Sunday, December 25, 2016

Rudiments 1.0.2 Release Announcement

Version 1.0.2 of Rudiments, the C++ class library for developing systems and applications, is now available.

There was actually an unannounced 1.0.1 as well. 1.0.1 mainly contained fixes for OpenSSL 1.1.x. 1.0.2 just adds another SSL tweak that's required by Fedora for packaging. No pressing need to upgrade unless you're having trouble building on a platform that uses OpenSSL 1.1.x.

Saturday, December 24, 2016

Updating Your App to Support OpenSSL 1.1.0


OpenSSL 1.1.0 introduced several API-breaking changes, and with distributions starting to use it, I found myself scrambling to get my software working. I found various docs stating that 1.1.0 changed things, but nothing that clearly stated: "if you have this now, then change it to this..." So, that's what I'll do here, and hopefully it will help you if you find your app in the same situation.

Deprecated "method" Functions

Lots of "method" functions like TLSv1_server_method() and SSLv23_client_method() and TLSv1_2_method() are deprecated in OpenSSL 1.1.0, and if you compile your software with -Werror, then that presents a problem.

All you can call now is one of:

  • TLS_method()
  • TLS_client_method()
  • TLS_server_method()

If your code allowed the user to select a SSL/TLS mode then it can't do it by calling a mode-specific function any more. It'll have to select the mode some other way that I'm not aware of. The new methods negotiate the most modern mode supported by the client and server. It's not immediately clear how to override that, or if you can. If someone knows a way, please leave a comment below.

It's easy enough to replace function calls, but if you want to support older versions, then you have to add tests for the old and new functions to your configure script and add all kinds of #ifdefs, and so forth. Actually, since various methods like these have been added over the years, you may already have such tests and #ifdefs (I did) and it won't be so bad.

Deprecated ASN1_STRING_data
unsigned char *ASN1_STRING_data(...);

has been replaced with

const unsigned char *ASN1_STRING_get0_data(...);

This is a straightforward replacement, but note the const'ness of the return value of the new function. If you're using C++ then you may have to change the type of the variable it's being assigned to (or un-const it).

Again, this is a brand new function, so, configure tests and #ifdefs.


The EVP_PKEY struct (public key struct) is opaque now. The header files declare that an EVP_PKEY struct exists, but the definition is hidden up in the library. The error you get (with g++ at least) is fairly obtuse though, complaining about a forward declaration and an invalid use of an incomplete type. The error just means that the struct is opaque.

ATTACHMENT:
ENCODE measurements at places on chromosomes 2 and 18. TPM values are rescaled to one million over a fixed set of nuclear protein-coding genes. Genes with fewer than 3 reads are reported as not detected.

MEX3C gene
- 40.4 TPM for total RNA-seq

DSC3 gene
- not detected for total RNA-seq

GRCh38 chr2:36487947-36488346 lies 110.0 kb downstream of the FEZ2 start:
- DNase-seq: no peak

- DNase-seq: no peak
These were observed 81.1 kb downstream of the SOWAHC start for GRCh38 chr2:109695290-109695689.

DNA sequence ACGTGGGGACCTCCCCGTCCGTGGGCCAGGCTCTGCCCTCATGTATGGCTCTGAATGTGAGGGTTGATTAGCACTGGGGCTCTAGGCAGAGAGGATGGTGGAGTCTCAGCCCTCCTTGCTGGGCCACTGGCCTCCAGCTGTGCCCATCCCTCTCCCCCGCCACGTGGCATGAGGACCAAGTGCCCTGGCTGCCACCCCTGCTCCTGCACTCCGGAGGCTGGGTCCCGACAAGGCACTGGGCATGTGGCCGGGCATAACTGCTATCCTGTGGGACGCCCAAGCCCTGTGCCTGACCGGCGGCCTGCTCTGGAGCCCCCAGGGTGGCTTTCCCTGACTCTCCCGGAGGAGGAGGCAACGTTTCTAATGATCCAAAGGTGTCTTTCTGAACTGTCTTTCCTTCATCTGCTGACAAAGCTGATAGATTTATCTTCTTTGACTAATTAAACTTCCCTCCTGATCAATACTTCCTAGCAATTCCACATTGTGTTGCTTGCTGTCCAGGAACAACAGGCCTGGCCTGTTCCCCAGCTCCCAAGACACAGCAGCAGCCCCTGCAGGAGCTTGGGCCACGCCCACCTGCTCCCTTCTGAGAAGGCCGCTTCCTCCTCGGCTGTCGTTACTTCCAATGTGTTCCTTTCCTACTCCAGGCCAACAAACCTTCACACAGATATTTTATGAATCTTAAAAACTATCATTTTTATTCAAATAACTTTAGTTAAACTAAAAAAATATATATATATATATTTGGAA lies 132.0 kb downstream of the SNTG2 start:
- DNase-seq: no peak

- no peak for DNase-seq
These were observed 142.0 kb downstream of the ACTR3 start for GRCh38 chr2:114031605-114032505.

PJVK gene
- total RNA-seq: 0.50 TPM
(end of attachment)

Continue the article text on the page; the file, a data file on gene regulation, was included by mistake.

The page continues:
Fortunately there are a bunch of functions that return the various components of the struct.

I had to replace code to get the key type like:

EVP_PKEY *pubkey = X509_get_pubkey(c);
int t = pubkey->type;

with code like:

EVP_PKEY *pubkey = X509_get_pubkey(c);
int t = EVP_PKEY_base_id(pubkey);

Note that there IS an EVP_PKEY_type() function, but it does NOT return the "type" member of the struct. Ha! Not super intuitive, but the change is still straightforward.

Similarly, I had to replace code to get the key itself like:

EVP_PKEY *pubkey = X509_get_pubkey(c);
const unsigned char *key = pubkey->pkey.ptr;

with code like:

EVP_PKEY *pubkey = X509_get_pubkey(c);
const unsigned char *key = EVP_PKEY_get0(pubkey);

I'm not sure when those functions were introduced, but they appear to be available in OpenSSL 1.0.x but not in OpenSSL 0.9.x, so again, if you want to support really old versions, then you'll have to add configure tests and #ifdefs.

Opaque X509

The X509 struct is also opaque now. Like the EVP_PKEY struct, you'll have to use functions to access its members.

The one case I needed was slightly trickier though.

In the past, I was getting the signature algorithm name like:

X509 *c = SSL_get_peer_certificate(ssl);
char sigalg[256];

But I had to change that code to:

X509 *c = SSL_get_peer_certificate(ssl);
char sigalg[256];

Which is a little contrived. In the old code, c->sig_alg->algorithm is an "obj", and I could pass it directly into OBJ_obj2txt. In the new code, I have to get the "nid", convert it to an object, and pass that in. Ideally I'd just get the object to begin with, but there doesn't appear to be an obvious way to do that.

As a side note, the function name X509_get_signature_nid() was a little confusing at first, because it appears to return the "nid" of the signature _algorithm_ as opposed to the signature itself. But I guess the signature itself wouldn't have a "nid", so it makes sense, but it wasn't immediately intuitive to me.

Again, X509_get_signature_nid() was introduced sometime in the 1.0.x series, so you'll have to add a test for it and #ifdefs if you want to support older versions.


The opacity of the structs ought to help OpenSSL be more maintainable in the future. They ought to be able to change the code at will now, without breaking the API or ABI, and that's always good. I did the same kind of thing with my Rudiments library way back, and recently to SQL Relay for that exact reason. Hopefully it will work out well for both of us.

I'm not sure about the TLS_*_method() thing though. It seems like there really ought to be a way to choose a specific SSL/TLS mode. Perhaps there is though, and I just didn't see it. Somebody let me know if they figure that one out.